From the two figures (Fig.1 and Fig.2), a number of observation differences could be seen. Upon initial glance, the figures are definitely not the same overall shape. Fig. 1 is a square, while Fig. 2 is not uniform, the different pictures within the figure stick out in a couple different places. There are no borders between the photos, and surrounding the picture in Fig. 2 as there are in Fig. 1. It was also noticed that the letters labeling the photos, while in the same general location, are not set into the specific upper left hand corners of the photos in Fig. 2 and are not the same color font, nor do they have the same background color as with Fig. 1. Going further into the details of the actual photos, another difference is how the arrows and text boxes appear in the two figures. In Fig. 1, the arrows are small, long, thin and placed within the photos of the figure. Meanwhile in Fig. 2, the arrows are the same color, but are larger, they point from outside the overall figure to the inside, and two of the total three arrows are not in the correct picture. In Fig. 1, the two arrows are placed inside picture B - both pointing to the bark, in Fig. 2, the two arrows come from the outside of the figure pointing onto the bark within picture C. Then, with regards to the text boxes, one can observe that boxes in Figure 1 are blackish gray in color, are translucent, have white colored font for the notes, and are positioned inside of pictures A and B at the opposite end of the arrowheads. In Fig. 2 however, these boxes are clear, with a white background from being placed outside the pictures instead of inside, having black font for the notes, and of course not in the same placement in relation to the pictures compared to Fig. 1.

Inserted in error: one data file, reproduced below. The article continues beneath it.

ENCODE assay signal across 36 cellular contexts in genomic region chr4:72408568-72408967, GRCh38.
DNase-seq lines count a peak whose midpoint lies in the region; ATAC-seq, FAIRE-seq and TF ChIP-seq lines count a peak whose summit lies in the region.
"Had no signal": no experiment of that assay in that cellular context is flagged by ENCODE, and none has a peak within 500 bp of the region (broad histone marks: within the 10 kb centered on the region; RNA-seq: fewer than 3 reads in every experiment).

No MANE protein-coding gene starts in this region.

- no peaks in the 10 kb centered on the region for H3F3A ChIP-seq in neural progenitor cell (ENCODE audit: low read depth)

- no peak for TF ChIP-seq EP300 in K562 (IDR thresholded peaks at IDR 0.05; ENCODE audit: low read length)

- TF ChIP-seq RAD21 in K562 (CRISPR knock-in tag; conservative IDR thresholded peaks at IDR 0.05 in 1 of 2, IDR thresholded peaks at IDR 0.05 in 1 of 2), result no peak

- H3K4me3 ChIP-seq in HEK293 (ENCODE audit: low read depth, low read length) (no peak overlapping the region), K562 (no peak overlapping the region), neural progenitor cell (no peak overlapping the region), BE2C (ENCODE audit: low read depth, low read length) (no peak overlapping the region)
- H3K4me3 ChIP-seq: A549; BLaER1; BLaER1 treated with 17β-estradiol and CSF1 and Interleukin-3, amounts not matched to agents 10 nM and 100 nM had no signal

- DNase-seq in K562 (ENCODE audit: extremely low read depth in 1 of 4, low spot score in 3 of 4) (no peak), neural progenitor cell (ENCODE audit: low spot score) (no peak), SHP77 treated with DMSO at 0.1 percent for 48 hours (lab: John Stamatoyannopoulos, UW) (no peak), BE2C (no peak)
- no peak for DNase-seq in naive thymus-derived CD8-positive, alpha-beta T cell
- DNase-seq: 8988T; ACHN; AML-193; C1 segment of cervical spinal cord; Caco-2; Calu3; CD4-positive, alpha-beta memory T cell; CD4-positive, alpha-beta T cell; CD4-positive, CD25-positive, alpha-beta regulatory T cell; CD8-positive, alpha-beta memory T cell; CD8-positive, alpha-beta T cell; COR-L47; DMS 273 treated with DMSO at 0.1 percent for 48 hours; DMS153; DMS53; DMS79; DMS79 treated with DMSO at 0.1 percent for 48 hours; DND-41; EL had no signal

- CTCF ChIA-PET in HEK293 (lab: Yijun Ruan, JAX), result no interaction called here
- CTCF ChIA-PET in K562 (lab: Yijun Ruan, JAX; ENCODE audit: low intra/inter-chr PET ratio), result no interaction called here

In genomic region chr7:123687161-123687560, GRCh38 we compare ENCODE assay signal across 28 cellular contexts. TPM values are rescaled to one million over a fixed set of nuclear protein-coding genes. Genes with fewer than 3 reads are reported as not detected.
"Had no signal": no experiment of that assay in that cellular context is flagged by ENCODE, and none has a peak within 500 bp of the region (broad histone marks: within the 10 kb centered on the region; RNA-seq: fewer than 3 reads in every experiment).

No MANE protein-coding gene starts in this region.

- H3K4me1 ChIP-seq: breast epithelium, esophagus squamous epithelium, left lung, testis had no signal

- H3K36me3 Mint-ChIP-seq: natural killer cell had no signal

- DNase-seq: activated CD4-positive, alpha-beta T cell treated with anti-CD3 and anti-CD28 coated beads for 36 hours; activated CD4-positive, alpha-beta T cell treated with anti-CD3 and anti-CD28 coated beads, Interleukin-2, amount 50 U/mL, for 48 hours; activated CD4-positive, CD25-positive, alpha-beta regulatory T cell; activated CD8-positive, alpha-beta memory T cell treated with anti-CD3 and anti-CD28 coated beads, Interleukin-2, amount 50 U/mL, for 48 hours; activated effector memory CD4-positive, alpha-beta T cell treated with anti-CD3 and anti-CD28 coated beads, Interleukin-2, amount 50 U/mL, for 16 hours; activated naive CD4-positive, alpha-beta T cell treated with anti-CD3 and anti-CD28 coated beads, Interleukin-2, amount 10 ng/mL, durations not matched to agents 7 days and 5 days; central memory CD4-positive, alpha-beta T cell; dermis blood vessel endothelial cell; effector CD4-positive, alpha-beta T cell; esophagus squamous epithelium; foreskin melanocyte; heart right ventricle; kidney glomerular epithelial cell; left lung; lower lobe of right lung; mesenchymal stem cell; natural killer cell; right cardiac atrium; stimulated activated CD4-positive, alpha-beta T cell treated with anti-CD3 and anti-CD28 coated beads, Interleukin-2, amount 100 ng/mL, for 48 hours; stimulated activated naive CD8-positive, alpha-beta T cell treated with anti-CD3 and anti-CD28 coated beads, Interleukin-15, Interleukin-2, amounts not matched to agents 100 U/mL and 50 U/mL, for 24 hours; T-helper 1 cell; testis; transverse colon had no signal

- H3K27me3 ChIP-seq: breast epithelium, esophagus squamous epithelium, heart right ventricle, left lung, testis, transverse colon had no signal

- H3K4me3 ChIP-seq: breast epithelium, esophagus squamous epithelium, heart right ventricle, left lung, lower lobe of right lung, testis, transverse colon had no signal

The research paper, “Spatial Auxin Signaling Controls Leaf Flattening in Arabidopsis”, aims to gain more understanding of the mechanisms behind leaf flattening through observation of leaf development in Arabidopsis thaliana. A diagram is provided illustrating a leaf primordium sectioned off into different regions labeled with what gene is believed to be the most active for that region. The “adaxial” and “abaxial” sides are also labeled, simply referring to the regions which will either grow to face towards the plant stem (adaxial), or on the opposite side, growing away from the plant stem (abaxial). They then go on to explain that two genes in particular, WOX1 and PRS, are known to be significant in enabling leaf flattening from the middle domain, however it is not known specifically how these genes come to be expressed and that is what they intend to discover in their research. Based on previous studies, they believe that the nature of the two gene’s expression is similar to genes in the shoot apical meristem (SAM). In order to figure this out, they pursue multiple methods. First, they did some initial experiments with auxin and ARFs (auxin response factors) and saw overlap between auxin signaling in the marginal domain and expression of WOX1 and PRS. Then they performed a series of experiments following this all testing the relationship of one significant ARF, called MP, with WOX1 and PRS expression. They found MP to be a promoter of their expression in one experiment were they made a mutant MP, changing it from a promoter to a repressor and thus resulting in downregulation of WOX1 and PRS. In another experiment, they further confirmed this relationship by observing ectopic MP activity, with a another kind of MP mutant, and found that WOX gene expression was induced in the areas where the mutant MP was active. In their final testing with MP, they found it to be a direct up-regulator of WOX1 and PRS expression. In their final following experiments, they tested the other ARFs (2 , 3, and 4) relationship with WOX1 and PRS expression, and found that ARF2, ARF3 and ARF4 all suppress expression of the genes in the abaxial domain, also by direct binding like with MP. Thus, the nature of WOX1 and PRS expression is regulated both by direct binding to the MP promoter and direct binding to the ARF repressors.